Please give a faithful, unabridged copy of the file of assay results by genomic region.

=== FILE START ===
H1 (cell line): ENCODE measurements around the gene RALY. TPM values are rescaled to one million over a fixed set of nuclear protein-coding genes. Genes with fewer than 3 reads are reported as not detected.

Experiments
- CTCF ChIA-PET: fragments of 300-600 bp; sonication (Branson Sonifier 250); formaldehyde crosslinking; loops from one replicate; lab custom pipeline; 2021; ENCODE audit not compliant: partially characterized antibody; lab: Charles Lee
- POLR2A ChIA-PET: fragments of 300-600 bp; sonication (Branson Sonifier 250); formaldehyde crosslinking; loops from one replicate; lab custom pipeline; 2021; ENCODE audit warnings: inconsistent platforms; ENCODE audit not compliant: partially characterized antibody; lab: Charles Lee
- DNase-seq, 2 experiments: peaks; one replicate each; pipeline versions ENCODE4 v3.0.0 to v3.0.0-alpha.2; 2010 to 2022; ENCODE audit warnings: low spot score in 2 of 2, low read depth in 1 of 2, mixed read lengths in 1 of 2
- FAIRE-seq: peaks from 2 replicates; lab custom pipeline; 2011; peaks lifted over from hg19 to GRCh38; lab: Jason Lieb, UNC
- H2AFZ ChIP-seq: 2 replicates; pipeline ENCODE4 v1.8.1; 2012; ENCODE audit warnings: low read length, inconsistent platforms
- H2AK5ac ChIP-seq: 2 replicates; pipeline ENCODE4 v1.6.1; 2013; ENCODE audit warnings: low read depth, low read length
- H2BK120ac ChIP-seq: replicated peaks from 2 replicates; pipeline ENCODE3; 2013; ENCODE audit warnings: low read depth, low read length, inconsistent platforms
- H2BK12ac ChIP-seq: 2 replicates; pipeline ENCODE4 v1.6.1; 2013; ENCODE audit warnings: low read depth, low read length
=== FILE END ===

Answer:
H1 (cell line): ENCODE measurements around the gene RALY. TPM values are rescaled to one million over a fixed set of nuclear protein-coding genes. Genes with fewer than 3 reads are reported as not detected.

Experiments
- CTCF ChIA-PET: fragments of 300-600 bp; sonication (Branson Sonifier 250); formaldehyde crosslinking; loops from one replicate; lab custom pipeline; 2021; ENCODE audit not compliant: partially characterized antibody; lab: Charles Lee
- POLR2A ChIA-PET: fragments of 300-600 bp; sonication (Branson Sonifier 250); formaldehyde crosslinking; loops from one replicate; lab custom pipeline; 2021; ENCODE audit warnings: inconsistent platforms; ENCODE audit not compliant: partially characterized antibody; lab: Charles Lee
- DNase-seq, 2 experiments: peaks; one replicate each; pipeline versions ENCODE4 v3.0.0 to v3.0.0-alpha.2; 2010 to 2022; ENCODE audit warnings: low spot score in 2 of 2, low read depth in 1 of 2, mixed read lengths in 1 of 2
- FAIRE-seq: peaks from 2 replicates; lab custom pipeline; 2011; peaks lifted over from hg19 to GRCh38; lab: Jason Lieb, UNC
- H2AFZ ChIP-seq: 2 replicates; pipeline ENCODE4 v1.8.1; 2012; ENCODE audit warnings: low read length, inconsistent platforms
- H2AK5ac ChIP-seq: 2 replicates; pipeline ENCODE4 v1.6.1; 2013; ENCODE audit warnings: low read depth, low read length
- H2BK120ac ChIP-seq: replicated peaks from 2 replicates; pipeline ENCODE3; 2013; ENCODE audit warnings: low read depth, low read length, inconsistent platforms
- H2BK12ac ChIP-seq: 2 replicates; pipeline ENCODE4 v1.6.1; 2013; ENCODE audit warnings: low read depth, low read length